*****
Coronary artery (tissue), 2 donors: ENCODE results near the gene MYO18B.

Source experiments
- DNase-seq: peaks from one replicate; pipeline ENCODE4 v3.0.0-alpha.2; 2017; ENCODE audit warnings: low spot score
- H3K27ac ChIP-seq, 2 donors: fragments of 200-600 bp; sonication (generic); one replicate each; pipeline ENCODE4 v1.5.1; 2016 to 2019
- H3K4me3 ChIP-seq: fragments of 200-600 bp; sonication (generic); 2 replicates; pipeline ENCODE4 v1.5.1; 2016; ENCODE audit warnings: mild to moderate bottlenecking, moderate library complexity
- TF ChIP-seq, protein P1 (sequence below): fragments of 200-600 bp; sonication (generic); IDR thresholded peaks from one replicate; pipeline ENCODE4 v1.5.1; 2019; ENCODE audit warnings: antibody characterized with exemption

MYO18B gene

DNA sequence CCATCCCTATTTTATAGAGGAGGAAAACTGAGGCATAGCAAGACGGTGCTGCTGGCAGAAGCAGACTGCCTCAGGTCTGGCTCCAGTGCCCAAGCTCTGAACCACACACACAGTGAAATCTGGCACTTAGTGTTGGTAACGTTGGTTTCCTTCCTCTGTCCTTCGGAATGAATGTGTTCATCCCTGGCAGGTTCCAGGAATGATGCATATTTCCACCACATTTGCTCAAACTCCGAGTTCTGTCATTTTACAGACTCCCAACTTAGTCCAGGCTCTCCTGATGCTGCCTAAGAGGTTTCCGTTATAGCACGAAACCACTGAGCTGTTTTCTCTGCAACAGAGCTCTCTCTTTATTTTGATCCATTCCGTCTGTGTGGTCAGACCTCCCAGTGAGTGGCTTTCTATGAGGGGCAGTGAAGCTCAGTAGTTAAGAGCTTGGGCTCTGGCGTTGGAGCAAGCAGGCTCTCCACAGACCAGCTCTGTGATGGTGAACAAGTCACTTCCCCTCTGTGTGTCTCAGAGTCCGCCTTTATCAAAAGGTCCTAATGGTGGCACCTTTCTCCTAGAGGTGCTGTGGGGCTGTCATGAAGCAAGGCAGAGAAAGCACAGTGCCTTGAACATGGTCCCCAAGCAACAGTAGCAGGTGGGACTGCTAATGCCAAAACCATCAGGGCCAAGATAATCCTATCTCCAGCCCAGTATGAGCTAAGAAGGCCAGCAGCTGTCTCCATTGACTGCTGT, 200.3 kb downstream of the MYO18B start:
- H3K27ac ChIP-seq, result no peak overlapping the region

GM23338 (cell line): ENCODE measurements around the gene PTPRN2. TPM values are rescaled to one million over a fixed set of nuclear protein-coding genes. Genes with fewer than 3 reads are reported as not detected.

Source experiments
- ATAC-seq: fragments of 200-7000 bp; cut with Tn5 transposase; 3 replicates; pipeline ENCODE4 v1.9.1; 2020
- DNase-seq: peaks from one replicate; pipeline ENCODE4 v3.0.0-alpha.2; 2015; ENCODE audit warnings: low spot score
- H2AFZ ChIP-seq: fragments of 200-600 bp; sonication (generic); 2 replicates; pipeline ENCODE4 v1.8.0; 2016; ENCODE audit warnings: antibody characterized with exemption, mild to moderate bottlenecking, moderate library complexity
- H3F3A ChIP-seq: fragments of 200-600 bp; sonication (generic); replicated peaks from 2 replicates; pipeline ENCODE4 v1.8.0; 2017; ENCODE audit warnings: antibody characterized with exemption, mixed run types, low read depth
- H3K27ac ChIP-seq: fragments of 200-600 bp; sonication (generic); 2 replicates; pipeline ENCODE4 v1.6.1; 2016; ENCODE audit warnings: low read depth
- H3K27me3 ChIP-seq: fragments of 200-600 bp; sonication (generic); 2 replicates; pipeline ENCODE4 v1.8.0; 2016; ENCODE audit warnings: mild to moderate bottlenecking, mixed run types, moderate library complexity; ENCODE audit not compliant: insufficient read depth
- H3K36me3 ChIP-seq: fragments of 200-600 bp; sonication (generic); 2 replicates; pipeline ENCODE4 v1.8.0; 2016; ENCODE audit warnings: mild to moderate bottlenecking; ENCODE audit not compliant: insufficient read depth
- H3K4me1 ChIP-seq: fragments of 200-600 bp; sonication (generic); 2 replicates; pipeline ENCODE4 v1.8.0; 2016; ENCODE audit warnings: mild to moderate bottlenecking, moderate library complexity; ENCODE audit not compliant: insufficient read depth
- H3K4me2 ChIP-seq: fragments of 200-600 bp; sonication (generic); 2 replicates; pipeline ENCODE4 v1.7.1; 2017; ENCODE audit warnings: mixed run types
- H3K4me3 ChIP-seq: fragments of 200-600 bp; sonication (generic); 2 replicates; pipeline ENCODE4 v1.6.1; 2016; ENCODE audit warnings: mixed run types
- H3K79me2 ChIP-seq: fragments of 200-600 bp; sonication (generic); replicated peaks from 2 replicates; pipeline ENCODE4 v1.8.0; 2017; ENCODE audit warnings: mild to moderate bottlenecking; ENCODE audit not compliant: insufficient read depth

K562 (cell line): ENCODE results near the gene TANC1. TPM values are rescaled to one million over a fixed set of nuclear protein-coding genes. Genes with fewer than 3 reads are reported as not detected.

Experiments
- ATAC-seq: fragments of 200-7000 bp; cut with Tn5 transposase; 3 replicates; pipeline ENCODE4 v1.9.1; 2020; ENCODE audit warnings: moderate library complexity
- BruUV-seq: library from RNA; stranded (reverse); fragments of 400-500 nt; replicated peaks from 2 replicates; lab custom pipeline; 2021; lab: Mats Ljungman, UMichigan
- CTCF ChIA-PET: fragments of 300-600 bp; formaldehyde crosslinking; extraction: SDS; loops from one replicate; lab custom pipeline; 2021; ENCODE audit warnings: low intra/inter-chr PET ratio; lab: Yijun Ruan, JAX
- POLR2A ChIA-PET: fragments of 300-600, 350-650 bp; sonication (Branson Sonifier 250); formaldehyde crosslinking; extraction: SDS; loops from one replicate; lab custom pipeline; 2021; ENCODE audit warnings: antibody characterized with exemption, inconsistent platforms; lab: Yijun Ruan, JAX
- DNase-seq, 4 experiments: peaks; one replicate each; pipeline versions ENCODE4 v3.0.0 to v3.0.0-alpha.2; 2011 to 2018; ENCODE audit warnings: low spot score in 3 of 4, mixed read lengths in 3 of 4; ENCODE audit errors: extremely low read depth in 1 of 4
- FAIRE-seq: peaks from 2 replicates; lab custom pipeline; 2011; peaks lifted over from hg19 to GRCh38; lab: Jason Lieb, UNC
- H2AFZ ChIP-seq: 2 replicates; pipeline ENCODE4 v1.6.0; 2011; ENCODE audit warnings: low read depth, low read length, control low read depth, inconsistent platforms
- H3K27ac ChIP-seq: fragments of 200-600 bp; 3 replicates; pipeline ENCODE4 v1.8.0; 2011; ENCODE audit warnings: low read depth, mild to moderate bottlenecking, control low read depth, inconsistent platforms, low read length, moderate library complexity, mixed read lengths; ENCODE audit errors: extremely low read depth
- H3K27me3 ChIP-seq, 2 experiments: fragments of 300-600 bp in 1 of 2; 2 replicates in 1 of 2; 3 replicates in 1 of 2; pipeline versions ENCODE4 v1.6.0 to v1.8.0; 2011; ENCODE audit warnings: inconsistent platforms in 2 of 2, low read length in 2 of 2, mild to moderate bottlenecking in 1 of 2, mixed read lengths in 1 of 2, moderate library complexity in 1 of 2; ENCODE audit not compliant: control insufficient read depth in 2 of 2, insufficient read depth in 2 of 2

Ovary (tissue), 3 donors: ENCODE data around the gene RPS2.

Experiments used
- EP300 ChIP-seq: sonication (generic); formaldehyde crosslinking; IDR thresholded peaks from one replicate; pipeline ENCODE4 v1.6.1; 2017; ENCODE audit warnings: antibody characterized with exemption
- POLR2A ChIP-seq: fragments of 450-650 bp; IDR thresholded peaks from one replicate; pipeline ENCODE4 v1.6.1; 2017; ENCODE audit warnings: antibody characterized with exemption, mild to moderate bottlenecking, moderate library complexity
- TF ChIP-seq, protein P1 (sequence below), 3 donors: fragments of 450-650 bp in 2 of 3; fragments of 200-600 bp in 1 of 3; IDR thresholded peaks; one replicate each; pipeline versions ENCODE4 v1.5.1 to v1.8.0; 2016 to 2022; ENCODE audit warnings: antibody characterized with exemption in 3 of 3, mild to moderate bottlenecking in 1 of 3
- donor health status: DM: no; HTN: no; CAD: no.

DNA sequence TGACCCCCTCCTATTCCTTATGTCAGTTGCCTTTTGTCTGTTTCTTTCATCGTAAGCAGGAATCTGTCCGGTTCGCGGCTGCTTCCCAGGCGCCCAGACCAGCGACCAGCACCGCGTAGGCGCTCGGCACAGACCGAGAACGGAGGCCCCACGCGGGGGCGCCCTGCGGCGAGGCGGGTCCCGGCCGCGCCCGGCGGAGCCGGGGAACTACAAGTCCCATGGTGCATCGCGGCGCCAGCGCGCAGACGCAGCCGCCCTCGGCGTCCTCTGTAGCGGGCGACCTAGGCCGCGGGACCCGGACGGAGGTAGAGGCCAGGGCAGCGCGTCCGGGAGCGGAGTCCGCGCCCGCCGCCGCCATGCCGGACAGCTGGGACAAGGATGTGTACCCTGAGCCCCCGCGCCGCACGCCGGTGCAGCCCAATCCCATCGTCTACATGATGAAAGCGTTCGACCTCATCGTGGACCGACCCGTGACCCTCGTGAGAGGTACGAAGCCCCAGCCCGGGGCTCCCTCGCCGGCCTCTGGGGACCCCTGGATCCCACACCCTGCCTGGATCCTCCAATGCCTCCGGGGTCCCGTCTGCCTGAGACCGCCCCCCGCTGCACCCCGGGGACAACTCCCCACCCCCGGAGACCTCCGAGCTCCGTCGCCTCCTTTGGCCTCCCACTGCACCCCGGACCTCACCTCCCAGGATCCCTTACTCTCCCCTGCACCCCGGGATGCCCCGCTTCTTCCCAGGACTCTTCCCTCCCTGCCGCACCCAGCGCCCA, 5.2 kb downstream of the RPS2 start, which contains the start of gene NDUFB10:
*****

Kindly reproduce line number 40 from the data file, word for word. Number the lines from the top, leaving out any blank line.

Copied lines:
DNA sequence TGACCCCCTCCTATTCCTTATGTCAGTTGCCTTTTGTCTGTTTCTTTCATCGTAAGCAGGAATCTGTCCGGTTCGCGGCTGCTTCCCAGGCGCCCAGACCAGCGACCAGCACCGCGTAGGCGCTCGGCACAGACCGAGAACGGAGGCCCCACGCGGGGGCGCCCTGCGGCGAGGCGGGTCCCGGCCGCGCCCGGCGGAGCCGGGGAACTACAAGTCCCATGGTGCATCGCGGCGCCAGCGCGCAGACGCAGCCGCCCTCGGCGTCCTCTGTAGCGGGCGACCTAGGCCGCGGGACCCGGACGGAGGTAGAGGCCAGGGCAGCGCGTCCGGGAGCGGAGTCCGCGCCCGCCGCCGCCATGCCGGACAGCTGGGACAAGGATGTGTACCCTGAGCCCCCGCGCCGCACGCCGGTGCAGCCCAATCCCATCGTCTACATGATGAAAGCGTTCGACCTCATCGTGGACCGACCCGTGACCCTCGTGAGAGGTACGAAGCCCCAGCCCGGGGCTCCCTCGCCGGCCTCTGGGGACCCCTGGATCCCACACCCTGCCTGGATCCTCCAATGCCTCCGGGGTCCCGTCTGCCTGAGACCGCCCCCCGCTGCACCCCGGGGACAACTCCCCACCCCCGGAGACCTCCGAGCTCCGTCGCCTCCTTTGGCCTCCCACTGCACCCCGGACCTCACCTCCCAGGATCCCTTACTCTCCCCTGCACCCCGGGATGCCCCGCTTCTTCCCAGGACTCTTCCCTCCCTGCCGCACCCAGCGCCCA, 5.2 kb downstream of the RPS2 start, which contains the start of gene NDUFB10: